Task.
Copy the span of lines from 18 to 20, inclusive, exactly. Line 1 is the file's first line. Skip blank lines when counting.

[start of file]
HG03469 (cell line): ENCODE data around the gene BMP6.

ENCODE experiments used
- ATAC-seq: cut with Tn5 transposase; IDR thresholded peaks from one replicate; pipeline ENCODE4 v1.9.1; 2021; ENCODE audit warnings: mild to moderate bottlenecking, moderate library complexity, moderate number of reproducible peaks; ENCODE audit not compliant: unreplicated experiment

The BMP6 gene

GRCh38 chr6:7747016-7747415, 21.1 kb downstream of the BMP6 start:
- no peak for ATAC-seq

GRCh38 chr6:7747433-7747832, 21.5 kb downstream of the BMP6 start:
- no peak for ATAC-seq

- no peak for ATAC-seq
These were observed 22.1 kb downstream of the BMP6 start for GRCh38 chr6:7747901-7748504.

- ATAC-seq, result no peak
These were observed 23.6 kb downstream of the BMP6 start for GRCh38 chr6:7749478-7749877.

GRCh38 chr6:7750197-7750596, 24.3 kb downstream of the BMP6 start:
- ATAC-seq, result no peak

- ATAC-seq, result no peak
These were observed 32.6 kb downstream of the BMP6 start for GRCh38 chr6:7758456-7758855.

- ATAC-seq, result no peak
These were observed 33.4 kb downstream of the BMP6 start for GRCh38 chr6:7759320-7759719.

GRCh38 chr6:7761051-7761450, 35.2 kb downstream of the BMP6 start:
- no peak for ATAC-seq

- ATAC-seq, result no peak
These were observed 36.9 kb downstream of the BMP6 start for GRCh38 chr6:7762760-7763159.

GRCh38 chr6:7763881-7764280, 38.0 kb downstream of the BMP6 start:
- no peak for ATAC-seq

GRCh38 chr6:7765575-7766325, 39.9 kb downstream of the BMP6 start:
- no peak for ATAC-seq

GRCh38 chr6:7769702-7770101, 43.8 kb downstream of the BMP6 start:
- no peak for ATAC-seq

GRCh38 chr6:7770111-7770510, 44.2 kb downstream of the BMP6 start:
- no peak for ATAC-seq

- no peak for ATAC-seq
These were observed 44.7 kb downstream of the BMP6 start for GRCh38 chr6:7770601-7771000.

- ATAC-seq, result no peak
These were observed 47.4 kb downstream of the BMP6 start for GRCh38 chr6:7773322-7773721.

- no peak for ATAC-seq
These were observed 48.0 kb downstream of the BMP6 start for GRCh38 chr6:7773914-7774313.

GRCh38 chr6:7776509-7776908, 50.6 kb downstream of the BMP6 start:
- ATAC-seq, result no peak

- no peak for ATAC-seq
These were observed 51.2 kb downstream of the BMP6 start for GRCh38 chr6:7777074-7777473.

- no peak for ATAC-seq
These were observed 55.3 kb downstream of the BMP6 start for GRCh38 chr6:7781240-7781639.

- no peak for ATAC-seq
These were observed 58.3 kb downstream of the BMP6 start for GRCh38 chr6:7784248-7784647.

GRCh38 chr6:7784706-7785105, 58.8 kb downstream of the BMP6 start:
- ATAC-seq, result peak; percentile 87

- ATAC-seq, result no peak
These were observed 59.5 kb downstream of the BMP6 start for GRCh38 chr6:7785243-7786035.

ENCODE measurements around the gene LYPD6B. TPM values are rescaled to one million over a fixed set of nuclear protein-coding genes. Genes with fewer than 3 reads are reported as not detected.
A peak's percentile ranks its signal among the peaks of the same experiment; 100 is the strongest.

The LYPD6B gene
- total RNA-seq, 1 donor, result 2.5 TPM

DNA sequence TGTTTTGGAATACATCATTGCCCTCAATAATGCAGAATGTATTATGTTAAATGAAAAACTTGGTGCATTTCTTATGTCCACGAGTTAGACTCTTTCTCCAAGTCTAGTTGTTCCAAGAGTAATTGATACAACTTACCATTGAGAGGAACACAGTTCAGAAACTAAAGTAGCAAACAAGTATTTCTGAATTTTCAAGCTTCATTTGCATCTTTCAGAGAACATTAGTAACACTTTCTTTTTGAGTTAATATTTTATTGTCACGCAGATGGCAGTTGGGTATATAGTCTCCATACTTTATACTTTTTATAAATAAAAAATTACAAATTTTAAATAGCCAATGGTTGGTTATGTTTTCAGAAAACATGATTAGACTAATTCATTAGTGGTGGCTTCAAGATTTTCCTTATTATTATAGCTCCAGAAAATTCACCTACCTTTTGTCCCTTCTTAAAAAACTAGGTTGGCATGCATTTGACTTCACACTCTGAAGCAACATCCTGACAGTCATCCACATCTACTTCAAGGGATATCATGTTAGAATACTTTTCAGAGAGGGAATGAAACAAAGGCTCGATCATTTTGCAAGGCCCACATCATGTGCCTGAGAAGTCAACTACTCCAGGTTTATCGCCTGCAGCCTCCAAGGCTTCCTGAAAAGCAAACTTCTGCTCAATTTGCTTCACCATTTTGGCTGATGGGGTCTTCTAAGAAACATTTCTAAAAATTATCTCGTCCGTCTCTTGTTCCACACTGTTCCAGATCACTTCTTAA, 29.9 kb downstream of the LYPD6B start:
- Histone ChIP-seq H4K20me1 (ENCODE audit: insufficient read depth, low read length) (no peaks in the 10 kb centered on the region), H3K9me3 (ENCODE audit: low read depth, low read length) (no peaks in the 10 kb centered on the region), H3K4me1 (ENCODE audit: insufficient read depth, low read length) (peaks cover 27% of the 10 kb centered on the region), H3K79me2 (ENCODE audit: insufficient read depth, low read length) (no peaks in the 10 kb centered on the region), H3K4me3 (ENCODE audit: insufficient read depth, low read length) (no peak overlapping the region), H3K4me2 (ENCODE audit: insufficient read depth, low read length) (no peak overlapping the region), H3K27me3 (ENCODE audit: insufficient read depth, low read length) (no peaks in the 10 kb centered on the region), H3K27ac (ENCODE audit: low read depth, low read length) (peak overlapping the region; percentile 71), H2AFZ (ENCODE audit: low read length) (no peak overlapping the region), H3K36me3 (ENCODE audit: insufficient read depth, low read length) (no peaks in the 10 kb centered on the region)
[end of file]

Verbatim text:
These were observed 33.4 kb downstream of the BMP6 start for GRCh38 chr6:7759320-7759719.

GRCh38 chr6:7761051-7761450, 35.2 kb downstream of the BMP6 start:
- no peak for ATAC-seq